Celebrating planet earth and ethical action avoiding harming the environment can be areas where Pagans can fruitfully work with those from all religions and none.

Rights and responsibilities

Pagans generally support human rights as understood in such documents as the United Nations Declaration, but limited by our responsibilities towards other people, other-than-human beings, and the planet as the whole. Commitment to equality and diversity is strong – whether in relationship to gender, sexual orientation, disability, age or any other characteristic.

Moral issues: some examples

As well as environmental concerns and human and animal rights, issues important to Pagans include war and peace, gender equality and sexuality. Many Pagans campaign against war and nuclear weapons, and were very involved in protests such as the women’s peace camp at Greenham Common in the 1980s, alongside Quakers, Catholics and other Christians, but others may see circumstances where war might sadly be the best option.

Gender equality and feminist thought is very influential in Paganism, especially Goddess spirituality, and the image of a witch as a powerful woman is very important. However, some forms of Paganism may stress traditional roles. Reconstructionists, for example, might often be aiming for as close a representation of historical traditions as possible. This will often conflict with modern life, leading to a need for a degree of compromise. The notion of the triple Goddess: ‘virgin, mother and crone’, derived from Robert Graves, is very important in Goddess spirituality, but can be criticised for defining women in terms of their fertility if taken too literally.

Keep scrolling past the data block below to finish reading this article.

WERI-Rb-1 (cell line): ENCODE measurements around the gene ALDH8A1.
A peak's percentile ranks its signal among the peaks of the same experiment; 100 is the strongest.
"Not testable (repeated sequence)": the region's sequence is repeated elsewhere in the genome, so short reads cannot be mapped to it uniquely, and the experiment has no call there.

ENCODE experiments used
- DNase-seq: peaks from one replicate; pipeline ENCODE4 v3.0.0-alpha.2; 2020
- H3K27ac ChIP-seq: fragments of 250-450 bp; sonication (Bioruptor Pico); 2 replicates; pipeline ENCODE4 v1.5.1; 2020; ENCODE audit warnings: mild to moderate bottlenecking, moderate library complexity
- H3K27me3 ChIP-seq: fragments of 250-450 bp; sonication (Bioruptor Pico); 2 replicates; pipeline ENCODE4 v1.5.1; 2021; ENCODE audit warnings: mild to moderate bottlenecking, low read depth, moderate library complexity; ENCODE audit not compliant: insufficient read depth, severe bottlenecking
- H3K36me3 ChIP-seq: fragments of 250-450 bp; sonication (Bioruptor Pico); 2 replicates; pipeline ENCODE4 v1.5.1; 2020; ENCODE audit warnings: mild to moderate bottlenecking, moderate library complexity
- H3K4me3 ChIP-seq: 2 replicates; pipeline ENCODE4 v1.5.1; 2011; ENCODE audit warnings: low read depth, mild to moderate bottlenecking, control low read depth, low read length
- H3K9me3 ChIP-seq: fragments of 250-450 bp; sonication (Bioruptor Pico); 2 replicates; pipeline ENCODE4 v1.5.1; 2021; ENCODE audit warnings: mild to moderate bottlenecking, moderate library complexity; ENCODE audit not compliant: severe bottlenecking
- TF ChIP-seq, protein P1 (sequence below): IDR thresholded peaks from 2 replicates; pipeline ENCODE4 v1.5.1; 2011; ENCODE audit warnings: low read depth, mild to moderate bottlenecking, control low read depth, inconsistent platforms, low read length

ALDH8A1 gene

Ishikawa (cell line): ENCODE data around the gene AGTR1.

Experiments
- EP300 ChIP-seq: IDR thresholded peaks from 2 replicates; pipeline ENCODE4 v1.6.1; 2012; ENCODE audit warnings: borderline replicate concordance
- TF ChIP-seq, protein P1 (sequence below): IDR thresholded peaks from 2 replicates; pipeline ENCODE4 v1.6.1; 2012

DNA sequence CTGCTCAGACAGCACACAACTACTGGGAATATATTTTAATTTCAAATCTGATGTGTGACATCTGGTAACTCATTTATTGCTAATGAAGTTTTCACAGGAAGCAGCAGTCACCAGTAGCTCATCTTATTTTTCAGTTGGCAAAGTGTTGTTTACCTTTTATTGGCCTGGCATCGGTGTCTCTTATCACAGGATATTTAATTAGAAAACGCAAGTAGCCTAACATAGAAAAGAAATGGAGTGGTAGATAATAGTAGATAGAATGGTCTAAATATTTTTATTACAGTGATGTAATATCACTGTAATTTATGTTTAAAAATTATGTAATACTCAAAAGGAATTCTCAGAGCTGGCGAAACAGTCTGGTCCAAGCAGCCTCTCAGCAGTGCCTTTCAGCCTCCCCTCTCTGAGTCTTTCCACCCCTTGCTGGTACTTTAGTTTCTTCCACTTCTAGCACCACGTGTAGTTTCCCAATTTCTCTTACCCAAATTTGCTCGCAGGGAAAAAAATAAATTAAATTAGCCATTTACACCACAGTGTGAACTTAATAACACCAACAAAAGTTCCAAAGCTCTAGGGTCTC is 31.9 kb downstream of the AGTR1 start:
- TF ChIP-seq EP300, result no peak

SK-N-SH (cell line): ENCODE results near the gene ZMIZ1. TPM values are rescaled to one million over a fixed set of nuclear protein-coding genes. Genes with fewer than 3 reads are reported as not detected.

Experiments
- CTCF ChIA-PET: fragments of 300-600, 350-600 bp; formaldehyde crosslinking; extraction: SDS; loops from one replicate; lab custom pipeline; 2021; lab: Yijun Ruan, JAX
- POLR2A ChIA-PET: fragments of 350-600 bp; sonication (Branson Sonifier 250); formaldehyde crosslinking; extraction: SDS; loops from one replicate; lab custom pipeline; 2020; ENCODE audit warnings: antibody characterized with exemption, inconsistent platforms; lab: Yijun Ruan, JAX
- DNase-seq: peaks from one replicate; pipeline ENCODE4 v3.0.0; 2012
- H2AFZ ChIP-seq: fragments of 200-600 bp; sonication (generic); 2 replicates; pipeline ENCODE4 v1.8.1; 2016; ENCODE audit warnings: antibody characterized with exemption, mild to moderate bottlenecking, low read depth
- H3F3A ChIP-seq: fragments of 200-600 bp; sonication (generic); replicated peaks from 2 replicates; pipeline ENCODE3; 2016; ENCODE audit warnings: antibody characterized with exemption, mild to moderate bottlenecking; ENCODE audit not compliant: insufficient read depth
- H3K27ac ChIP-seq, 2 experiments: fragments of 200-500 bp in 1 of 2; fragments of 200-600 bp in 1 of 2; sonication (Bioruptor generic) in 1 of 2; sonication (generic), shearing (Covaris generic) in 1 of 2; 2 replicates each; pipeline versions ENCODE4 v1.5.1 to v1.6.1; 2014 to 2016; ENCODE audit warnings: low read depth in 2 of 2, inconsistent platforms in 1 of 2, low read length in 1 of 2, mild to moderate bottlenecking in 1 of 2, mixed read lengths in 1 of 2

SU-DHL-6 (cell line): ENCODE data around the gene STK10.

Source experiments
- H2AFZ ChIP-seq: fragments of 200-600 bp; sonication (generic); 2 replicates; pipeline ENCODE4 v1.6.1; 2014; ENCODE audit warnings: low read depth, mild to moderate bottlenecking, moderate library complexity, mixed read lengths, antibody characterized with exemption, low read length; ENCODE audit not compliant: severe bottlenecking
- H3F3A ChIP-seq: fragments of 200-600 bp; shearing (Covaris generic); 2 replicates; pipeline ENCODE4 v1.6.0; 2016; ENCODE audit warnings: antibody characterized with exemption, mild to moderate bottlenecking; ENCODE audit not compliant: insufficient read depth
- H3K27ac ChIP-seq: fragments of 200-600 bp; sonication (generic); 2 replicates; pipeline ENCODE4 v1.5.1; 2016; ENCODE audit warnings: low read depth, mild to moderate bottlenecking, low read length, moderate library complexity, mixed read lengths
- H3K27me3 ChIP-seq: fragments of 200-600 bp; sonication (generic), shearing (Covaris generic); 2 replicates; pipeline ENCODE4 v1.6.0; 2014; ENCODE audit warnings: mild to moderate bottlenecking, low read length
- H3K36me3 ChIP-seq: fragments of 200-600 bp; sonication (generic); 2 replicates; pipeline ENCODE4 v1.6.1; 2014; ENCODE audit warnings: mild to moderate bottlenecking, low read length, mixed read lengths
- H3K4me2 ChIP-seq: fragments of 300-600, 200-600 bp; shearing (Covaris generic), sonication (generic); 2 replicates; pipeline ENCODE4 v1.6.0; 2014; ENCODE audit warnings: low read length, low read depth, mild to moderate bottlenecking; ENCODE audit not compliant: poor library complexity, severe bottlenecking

Respect for all sexual identities, gay, lesbian, bisexual, transgender, intersex, or the rejection of the constructs of sex as well as gender represented by the term ‘queer’, is very much part of contemporary Paganism, and people feel much more welcomed than they do in some other religions. Having said this, some Heathen and reconstructionist groups stress traditional roles and do not approve of homosexuality. Early Gardnerian Wicca had elements of heteronormativity, and Gardner himself has been accused of homophobia – but that was over half a century ago, and attitudes (as well as the law) have changed considerably. Sexual activity is celebrated and may be seen as sacred.

On moral issues such as abortion and euthanasia, Pagans tend to think it is up to the individual to make the right decision in the given circumstances. Pagans can be critical of medical practice where it is over-dependent on mechanical science and pharmaceuticals, preferring a holistic approach that treats mind, body and spirit as inter-related. Thus traditional and complementary medicine such as using herbs and healing rituals are valued in addition to modern medical science.

Social justice is important to Pagans. PaganAid is a registered charity that ‘puts equal value on ending poverty and protecting Mother Earth’, pointing out that poverty in marginalised communities such as tribal peoples can be intrinsically linked to environmental damage and exploitation caused by industrialisation.